All we hear about on the forum is what people are having trouble with, and that's valuable. But we seldom hear about what they like, or use the most. Or even about some little thing that they wish was different but don't think important enough to mention. I use MuseScore to compose as a hobby. Arranging or things like that are of little interest to me. I am interested in playback and not so much being able to produce a score for real players. I suspect I am a minority. But MuseScore is becoming more appealing to me.
I have no problem with data on how I use MuseScore being collected.

Hello to all of you
First of all, I would like to greet MuseScore, who has the courage to put this idea on the table. Others, and among the most powerful, do not bother with such preliminary precautions: they install telemetry without saying it and by default. It is the temptation of the moment and no one escapes it.
It is for example very, very present in Windows 10 and if you want to avoid it you have to install special programs to counteract its effects.
But let's ask the question differently: Why do system manufacturers, program publishers need so much feedback? Quite simply to avoid disappearing, swept away by more informed and responsive competition. How many programs that we liked have disappeared because they have not kept pace with changing demands and technologies.
Let's admit that we are more and more demanding on performance, possibilities, options, settings, customization etc... etc...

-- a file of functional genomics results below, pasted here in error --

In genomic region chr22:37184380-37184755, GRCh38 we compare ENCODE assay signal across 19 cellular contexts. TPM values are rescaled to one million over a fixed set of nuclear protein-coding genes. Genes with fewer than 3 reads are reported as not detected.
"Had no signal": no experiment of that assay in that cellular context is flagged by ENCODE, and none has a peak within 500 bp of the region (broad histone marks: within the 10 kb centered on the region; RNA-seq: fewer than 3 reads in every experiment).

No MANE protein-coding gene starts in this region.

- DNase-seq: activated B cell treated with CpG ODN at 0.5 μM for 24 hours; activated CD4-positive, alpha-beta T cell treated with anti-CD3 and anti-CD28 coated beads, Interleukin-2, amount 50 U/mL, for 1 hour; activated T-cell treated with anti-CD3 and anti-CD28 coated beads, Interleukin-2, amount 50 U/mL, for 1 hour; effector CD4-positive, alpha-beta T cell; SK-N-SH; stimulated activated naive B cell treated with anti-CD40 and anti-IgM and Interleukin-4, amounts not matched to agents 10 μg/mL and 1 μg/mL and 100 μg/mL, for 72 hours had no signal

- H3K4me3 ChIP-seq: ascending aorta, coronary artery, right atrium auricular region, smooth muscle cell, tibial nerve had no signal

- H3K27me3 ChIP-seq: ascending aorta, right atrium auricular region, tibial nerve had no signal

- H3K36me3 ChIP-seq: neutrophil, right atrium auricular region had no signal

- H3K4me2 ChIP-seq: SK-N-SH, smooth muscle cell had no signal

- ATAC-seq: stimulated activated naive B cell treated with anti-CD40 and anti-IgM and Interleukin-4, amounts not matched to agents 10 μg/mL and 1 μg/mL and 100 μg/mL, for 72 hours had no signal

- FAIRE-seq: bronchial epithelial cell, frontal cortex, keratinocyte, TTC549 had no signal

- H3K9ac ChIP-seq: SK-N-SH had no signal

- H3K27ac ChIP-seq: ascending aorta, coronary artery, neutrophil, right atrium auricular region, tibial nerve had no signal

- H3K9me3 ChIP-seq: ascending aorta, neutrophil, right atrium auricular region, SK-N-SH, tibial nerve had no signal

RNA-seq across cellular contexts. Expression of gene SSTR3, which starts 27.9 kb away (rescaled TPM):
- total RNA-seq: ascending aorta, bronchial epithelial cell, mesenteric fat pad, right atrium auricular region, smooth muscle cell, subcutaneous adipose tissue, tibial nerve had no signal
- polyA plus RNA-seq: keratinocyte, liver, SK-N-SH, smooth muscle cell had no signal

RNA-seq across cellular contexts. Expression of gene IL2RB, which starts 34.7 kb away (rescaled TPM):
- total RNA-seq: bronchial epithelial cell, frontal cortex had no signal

We cannot ask developers to be always at the forefront and at the same time deny them the means to do so.
So that being said, here is my answer on the substance.
MuseScore is a program I use on a daily basis, and I greatly appreciate its capabilities, its free nature, its constant development and, finally, its very responsive community.
I am here in a climate of trustworthy and I would therefore accept, since it is also asked to me, that my behaviour on this program be observed and analyzed. The "yes" or "no" option being clearly visible and disengageable at my request.

In reply to by BSG

Sorry, but (and with the upmost respect) the idea that what Anatoly is proposing is spying is as ridiculous (and dangerous) as not hooking up Windows to the internet. As with any piece of equipment (Mac, PC, or Linux), or software, (MuseScore or Cubebase) you have to learn how to use it.

In reply to by bobjp

I've been programming computers, mainly professionally, for a half a century and know more than a little bit about operating systems (which I helped design), networks, and security, and "how to use computers". Why don't you tell me why keeping a single-application computer permanently offline makes it vulnerable to attack? If you prefer to be spied on, go for it. I don't, and apparently the designers of Debian don't either.

In reply to by BSG

Then you know there are more secure distros than Debian.
But again, I'm just not sure how collecting data on usage of aspects of a program is spying.

I assume you use a browser on your computer to post here.

In reply to by bobjp